Well fans, the hour is upon us.  Possibly the most beloved cancelled show of all time is here, and after five long entries, it is surely the moment you’ve all been waiting for.  For today, I will be reviewing the show most often mentioned when it comes to the idea of shows cancelled before their time: Joss Whedon’s Firefly.

Joss Whedon could have one of the most substantial pedigrees of anybody working in the TV medium.  He’s created numerous shows which have developed massive cult followings, such as Buffy the Vampire Slayer and its spinoff, Angel.  His most recent show, Dollhouse, was recently cancelled by FOX before airing the rest of its second season, but will surely develop its own cult, most likely made up of the people who comprise the cults for his other shows.  Instead of it being his shows that have fan bases, Whedon himself commands a very large group of followers who will love and support pretty much anything he does, which is something very few TV show creators can say.  In fact, the work done by said fan base even lead to a comeback of sorts for this series, but more on that later.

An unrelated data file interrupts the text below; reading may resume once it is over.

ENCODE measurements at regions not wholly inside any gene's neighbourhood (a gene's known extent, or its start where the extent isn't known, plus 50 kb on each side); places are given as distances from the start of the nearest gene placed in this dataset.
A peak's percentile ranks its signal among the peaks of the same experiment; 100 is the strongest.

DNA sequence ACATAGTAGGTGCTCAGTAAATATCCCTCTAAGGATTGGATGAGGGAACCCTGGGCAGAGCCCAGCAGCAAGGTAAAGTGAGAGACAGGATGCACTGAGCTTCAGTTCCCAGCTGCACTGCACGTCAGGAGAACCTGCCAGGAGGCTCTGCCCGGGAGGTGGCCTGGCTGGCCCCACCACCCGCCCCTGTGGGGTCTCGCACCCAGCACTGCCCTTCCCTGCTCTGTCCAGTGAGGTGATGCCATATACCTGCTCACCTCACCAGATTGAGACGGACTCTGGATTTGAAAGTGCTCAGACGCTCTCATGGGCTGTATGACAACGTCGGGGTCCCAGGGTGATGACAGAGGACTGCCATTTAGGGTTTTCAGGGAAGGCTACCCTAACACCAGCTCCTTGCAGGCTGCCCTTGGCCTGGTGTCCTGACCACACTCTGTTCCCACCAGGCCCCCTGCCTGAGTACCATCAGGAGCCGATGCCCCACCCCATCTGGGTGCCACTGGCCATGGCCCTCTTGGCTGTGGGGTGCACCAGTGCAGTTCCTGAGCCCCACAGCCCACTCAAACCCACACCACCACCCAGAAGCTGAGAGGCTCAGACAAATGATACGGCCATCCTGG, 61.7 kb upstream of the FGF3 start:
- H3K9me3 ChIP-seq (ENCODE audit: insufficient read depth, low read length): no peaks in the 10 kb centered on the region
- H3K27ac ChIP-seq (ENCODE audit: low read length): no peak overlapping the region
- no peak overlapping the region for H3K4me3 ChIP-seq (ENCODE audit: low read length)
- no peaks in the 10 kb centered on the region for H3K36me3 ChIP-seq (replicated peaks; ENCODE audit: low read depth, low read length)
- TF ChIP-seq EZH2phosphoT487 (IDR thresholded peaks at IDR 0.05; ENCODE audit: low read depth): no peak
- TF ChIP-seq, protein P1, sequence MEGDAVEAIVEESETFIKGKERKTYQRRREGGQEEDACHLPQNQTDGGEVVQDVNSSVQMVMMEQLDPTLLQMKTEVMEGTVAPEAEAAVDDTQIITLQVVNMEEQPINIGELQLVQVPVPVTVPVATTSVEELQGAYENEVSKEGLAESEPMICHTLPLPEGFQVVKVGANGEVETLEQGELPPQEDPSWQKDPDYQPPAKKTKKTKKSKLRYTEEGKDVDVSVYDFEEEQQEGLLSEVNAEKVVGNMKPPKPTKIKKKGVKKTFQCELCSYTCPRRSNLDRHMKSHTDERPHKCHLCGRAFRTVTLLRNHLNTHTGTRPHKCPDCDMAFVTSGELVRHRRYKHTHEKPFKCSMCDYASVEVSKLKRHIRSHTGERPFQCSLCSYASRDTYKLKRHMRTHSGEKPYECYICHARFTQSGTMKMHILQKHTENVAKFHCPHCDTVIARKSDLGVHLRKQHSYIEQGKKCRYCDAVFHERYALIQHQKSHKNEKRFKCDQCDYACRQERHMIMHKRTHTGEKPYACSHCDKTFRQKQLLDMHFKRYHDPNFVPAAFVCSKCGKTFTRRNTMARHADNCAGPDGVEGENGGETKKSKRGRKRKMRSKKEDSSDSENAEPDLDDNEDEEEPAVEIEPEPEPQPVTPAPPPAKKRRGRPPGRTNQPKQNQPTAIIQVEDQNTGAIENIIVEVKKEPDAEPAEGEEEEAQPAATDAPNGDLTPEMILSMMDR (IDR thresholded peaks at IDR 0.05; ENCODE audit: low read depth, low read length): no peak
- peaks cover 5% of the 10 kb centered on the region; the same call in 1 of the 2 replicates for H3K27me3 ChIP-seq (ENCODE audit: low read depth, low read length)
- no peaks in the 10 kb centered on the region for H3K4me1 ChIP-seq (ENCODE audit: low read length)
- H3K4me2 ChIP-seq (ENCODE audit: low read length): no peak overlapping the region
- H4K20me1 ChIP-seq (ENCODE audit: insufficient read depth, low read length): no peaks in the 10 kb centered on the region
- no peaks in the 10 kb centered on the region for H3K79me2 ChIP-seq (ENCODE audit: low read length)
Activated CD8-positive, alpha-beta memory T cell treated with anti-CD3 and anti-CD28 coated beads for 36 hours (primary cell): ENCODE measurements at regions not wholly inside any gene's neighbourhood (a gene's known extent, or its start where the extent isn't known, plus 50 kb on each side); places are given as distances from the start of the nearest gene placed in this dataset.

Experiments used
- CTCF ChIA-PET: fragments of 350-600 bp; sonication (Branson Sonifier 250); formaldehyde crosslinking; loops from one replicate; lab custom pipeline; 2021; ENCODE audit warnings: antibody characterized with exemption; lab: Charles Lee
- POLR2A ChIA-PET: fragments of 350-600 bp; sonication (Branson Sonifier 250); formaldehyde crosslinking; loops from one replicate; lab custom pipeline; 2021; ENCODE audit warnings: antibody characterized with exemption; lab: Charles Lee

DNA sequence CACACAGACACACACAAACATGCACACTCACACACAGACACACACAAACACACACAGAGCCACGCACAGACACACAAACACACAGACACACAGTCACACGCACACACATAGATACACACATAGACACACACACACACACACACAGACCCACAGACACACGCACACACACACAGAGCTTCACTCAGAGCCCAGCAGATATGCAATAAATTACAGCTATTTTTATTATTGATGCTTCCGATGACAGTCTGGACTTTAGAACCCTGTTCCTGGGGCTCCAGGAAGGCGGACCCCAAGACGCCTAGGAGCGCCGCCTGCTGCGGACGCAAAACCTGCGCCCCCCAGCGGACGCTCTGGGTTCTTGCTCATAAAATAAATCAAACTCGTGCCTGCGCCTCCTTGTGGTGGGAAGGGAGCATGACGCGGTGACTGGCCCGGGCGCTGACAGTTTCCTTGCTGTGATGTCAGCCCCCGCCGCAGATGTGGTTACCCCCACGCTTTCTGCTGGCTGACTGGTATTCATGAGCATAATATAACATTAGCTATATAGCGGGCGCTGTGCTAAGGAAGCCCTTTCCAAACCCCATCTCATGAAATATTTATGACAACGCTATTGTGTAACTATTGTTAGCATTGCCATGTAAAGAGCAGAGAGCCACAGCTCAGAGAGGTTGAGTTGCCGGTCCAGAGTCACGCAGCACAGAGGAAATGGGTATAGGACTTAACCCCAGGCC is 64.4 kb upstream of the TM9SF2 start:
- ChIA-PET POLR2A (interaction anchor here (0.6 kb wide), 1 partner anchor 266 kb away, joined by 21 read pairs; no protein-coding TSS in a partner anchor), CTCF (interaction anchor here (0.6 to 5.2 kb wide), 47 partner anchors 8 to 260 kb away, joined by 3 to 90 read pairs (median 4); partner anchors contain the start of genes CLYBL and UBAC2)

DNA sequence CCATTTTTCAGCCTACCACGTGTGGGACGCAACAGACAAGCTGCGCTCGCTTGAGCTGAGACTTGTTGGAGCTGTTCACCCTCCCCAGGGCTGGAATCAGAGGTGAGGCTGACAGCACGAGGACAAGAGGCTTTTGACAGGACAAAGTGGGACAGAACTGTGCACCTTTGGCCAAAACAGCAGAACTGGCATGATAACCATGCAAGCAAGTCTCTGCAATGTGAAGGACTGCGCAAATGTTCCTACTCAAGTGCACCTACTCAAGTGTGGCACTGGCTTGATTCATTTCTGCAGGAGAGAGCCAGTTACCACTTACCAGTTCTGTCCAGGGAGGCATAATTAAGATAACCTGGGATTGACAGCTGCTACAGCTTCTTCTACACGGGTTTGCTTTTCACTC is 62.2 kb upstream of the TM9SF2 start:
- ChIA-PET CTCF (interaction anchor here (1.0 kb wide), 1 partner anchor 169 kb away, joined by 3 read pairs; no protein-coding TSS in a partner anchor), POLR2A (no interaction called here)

Needless to say, there’s a lot of hype circulating Firefly, and so I had high expectations of the show.  I mean, an intensely loyal fan base, which included several of my close friends, must see something, right?  I entered my viewing experience expecting nothing less than literal TV gold, something that would change my life and the way I thought about it for eons to come.  Ok, so maybe that was a little high, but I certainly didn’t leave the show feeling disappointed.  I admit, it isn’t a perfect show, but it isn’t hard to see why so many people rallied so hard to keep it afloat, to see it return in some way.